Freelance consultant for digital heritage

Author: Tom Goskar

  • Transcribing oral history recordings with AI

    Transcribing oral history recordings with AI

    A proposed project aims to digitise and transcribe a vast archive of audio recordings from the 1970s to the 1980s, overcoming challenges like “sticky-shed syndrome” and enhancing content searchability. The initiative explores the use of OpenAI’s Whisper for transcription, noting its improved accuracy with diverse accents and background noises. Testing on a Cornish interview demonstrated…

  • Generative AI Certificates

    Generative AI Certificates

    Through January to mid-March I have been studying hard to complete a series of distance-learning courses in Generative AI. Delivered by Prof. Jules White of Vanderbilt University in the USA via Coursera, I took the Prompt Engineering Specialisation which consisted of three courses: Here is the description of the outcomes from the combined courses: Upon…

  • Unearthing the Past with ChatGPT 4: A New Horizon in Historical Research

    Unearthing the Past with ChatGPT 4: A New Horizon in Historical Research

    For the past month (Jan-Feb 2024) I have been experimenting with ChatGPT. I’ve subscribed to ChatGPT Plus to get access to the latest version at the time of writing – ChatGPT 4. Its extra features including vision (image analysis) capabilities and the ability to create custom “GPTs” (focus output on uploaded documents only rather replying…

  • Social media: the decline of Twitter and the rise of Mastodon

    Social media: the decline of Twitter and the rise of Mastodon

    I was an early adopter of Twitter in early 2007. I used to have a three-letter username (@tag) and there weren’t even a million users globally. When I started using it, most people thought it was a ridiculous and vain thing to do – write short updates in 140 characters and interact with strangers. Always…

  • Rock art discovery at Nanjulian, St Just, Cornwall

    Rock art discovery at Nanjulian, St Just, Cornwall

    In 2021, whilst walking through the valley at Nanjulian in the far west of Cornwall, thanks to a favourable and fortunate angle of the late summer sunlight, I spotted some interesting markings on a large earth-fast boulder. I was fairly sure straight away that these were prehistoric cup-marks, but reserved judgement until I could return…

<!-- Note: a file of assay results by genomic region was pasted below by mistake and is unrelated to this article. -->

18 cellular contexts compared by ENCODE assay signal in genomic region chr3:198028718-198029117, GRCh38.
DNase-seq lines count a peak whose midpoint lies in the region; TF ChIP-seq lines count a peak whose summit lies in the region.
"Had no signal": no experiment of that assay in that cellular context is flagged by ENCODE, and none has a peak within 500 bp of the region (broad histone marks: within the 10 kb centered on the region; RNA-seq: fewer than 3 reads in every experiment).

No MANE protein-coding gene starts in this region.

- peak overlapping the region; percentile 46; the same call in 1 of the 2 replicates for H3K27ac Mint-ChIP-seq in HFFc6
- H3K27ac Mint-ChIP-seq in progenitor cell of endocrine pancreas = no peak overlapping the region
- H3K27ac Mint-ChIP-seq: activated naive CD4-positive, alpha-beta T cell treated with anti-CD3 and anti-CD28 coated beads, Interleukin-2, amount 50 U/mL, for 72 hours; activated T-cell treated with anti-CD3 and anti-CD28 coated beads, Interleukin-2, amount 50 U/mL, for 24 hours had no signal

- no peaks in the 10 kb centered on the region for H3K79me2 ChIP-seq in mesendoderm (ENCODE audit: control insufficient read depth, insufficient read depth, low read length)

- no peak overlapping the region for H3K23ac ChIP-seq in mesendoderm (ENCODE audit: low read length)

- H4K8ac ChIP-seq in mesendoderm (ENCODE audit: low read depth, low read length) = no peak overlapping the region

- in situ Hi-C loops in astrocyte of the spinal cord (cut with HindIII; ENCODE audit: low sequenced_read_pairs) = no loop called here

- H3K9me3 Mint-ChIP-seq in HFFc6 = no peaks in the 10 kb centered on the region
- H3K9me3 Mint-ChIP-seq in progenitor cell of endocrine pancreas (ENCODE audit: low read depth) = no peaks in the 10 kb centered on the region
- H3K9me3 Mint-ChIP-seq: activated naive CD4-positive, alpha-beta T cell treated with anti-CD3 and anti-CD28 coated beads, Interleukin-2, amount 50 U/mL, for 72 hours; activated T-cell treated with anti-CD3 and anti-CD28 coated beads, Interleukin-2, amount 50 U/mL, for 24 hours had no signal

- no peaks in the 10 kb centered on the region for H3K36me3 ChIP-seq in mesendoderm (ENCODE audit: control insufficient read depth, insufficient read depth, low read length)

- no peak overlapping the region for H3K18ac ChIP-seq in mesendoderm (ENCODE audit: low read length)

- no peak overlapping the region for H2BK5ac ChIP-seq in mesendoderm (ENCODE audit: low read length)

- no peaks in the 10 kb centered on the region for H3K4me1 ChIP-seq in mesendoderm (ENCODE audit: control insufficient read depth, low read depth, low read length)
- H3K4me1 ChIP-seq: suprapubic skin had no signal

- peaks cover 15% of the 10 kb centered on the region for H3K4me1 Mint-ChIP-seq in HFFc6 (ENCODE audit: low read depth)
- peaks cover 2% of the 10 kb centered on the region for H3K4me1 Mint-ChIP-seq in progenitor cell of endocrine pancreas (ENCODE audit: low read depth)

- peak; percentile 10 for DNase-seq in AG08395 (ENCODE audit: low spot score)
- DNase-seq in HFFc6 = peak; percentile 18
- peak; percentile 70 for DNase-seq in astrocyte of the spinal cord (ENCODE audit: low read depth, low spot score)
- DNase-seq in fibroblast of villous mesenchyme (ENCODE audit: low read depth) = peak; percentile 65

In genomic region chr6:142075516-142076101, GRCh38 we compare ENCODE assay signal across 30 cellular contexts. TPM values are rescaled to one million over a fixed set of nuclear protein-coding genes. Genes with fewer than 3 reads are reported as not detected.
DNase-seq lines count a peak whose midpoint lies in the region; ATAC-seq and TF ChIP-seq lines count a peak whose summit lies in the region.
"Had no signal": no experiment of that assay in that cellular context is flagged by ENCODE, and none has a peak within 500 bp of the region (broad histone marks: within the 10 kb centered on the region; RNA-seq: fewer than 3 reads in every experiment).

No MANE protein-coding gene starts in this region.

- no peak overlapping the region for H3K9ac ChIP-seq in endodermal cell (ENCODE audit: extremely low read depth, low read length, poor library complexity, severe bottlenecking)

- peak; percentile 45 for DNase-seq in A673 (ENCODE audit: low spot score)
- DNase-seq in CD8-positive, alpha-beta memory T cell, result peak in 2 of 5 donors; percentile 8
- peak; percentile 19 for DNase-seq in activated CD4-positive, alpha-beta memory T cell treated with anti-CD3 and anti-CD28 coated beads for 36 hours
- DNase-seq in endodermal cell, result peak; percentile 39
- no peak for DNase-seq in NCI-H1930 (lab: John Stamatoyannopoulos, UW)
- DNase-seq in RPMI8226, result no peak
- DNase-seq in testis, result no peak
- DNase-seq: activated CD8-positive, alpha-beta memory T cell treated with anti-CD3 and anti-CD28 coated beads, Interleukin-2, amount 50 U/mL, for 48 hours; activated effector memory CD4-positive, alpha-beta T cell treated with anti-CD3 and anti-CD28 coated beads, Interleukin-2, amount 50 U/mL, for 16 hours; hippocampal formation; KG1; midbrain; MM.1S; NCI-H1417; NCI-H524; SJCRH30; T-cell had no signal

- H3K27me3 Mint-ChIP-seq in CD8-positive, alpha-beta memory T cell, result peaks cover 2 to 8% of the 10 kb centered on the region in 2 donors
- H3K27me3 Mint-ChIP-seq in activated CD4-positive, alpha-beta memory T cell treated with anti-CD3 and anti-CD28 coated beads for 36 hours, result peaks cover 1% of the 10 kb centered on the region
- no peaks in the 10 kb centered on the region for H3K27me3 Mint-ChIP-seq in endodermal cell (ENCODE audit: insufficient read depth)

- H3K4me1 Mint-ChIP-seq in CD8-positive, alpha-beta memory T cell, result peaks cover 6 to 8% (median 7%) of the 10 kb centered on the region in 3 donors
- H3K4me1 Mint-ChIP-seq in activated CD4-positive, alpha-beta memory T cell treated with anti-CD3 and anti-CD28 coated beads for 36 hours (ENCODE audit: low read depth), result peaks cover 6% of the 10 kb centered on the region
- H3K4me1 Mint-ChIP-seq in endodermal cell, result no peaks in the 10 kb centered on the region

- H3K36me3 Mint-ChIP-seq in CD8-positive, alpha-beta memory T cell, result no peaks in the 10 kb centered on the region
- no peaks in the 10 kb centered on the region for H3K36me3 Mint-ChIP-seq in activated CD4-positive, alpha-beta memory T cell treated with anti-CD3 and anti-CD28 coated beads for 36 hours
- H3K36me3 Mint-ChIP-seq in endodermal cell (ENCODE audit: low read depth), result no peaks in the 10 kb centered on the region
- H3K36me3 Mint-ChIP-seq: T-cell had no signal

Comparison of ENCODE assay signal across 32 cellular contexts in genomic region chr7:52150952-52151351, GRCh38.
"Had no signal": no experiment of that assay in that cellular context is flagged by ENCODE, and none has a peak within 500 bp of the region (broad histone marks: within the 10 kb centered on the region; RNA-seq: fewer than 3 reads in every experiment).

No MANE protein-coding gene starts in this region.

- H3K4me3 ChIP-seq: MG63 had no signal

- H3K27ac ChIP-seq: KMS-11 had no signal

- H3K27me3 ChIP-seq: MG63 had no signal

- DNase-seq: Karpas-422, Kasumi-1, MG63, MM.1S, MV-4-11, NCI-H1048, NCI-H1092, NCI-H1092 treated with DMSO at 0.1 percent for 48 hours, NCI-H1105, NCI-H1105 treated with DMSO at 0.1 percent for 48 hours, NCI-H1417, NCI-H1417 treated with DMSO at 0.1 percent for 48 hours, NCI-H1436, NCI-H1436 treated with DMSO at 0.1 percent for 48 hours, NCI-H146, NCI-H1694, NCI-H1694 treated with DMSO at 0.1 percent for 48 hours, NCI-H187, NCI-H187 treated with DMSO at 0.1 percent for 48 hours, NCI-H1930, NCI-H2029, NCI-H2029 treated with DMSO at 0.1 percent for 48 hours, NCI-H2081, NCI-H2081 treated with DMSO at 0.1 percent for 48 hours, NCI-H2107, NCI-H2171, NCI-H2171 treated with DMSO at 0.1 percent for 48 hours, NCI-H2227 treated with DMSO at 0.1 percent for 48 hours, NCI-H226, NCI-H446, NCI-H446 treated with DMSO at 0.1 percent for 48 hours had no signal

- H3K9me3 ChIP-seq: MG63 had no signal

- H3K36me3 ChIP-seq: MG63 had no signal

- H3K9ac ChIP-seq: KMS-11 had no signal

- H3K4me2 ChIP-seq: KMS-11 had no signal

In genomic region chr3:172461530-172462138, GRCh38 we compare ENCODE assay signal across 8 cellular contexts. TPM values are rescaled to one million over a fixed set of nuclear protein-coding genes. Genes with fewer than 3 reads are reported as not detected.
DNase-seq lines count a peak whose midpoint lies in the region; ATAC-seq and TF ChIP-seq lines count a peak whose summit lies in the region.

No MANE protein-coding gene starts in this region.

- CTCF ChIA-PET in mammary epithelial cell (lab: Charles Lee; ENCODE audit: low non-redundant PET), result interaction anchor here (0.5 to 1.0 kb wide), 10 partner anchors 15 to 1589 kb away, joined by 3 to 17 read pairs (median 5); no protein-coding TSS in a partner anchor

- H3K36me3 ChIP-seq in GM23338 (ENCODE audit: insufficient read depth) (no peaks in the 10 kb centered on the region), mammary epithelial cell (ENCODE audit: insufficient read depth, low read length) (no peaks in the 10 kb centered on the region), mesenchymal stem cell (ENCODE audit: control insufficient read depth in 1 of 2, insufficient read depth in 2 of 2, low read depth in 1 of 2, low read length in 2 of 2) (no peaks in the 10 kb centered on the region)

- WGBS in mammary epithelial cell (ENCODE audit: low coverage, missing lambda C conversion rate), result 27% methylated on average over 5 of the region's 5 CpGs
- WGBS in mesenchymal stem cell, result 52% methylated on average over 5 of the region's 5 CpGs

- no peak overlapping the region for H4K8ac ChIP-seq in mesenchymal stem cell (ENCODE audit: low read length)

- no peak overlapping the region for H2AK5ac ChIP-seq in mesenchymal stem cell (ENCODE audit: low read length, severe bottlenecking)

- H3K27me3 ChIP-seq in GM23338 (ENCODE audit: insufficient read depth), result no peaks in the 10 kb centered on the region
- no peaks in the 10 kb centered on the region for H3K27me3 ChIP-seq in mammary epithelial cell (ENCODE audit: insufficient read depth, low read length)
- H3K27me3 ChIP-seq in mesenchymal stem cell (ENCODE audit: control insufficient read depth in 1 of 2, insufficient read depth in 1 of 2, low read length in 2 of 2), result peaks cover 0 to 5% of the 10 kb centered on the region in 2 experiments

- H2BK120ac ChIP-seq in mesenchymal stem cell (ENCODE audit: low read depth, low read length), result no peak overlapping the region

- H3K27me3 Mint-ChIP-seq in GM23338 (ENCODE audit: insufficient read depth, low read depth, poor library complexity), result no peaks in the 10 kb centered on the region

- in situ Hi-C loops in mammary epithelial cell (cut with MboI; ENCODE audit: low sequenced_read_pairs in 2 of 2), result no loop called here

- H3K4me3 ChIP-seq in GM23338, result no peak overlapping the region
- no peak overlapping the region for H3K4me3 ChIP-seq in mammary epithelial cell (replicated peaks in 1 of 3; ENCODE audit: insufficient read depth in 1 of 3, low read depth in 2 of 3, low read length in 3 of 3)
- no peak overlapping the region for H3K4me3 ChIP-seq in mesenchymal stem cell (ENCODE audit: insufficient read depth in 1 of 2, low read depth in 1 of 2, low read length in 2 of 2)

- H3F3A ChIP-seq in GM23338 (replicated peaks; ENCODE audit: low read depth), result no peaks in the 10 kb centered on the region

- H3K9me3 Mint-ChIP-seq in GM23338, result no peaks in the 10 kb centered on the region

• Making 3D digital archives available – the Archaeoptics Archive

    Making 3D digital archives available – the Archaeoptics Archive

    It’s completely fair to state that Archaeoptics, a Glasgow-based company established in 2000, were true pioneers of 3D data capture and processing in the world of heritage. Ahead of their time, they travelled around the UK and abroad visiting archaeologists, museums and artists, 3D scanning tiny objects up to large buildings. It really was ‘scanning’…

  • What’s new with XR for the Apple ecosystem after WWDC 2022?

    What’s new with XR for the Apple ecosystem after WWDC 2022?

    Apple’s 2022 WWDC conference is currently underway. In the keynote on 6th June we heard the headline announcements about iOS 16, iPadOS 16, watchOS 9, and macOS 13 (Ventura), along with the news about the new baseline M2 processor inside a redesigned MacBook Air and 13″ MacBook Pro. The Apple XR headset didn’t directly make…

  • 15 years on Twitter

    15 years on Twitter

    I first heard about Twitter back in 2006. I wasn’t sure if I’d use it, and at that time you needed to have an invitation in order to keep a check on the growth of users. In February 2007 I was able to sign up. I was able to choose “@tag” (my initials) as my…

  • Artificial art – or machine dreaming?

    Artificial art – or machine dreaming?

    I try to keep an eye on the world of emerging AI technologies. It’s hard to keep up if you’re not completely involved in the sector, but some impressive examples pop up more regularly than ever. Some of those are incredibly easy to use by anyone. One section of the AI world that is garnering…

  • Painting the past in 3D

    Painting the past in 3D

    In early 2022 we were asked by Cornwall and Isles of Scilly Maritime Archaeology Society (CISMAS) if we could help them with an intriguing project. In the small museum on the island of Tresco, Isles of Scilly, is a large 3.5m high wooden carving from the stern (back) of HMS Colossus which was wrecked in…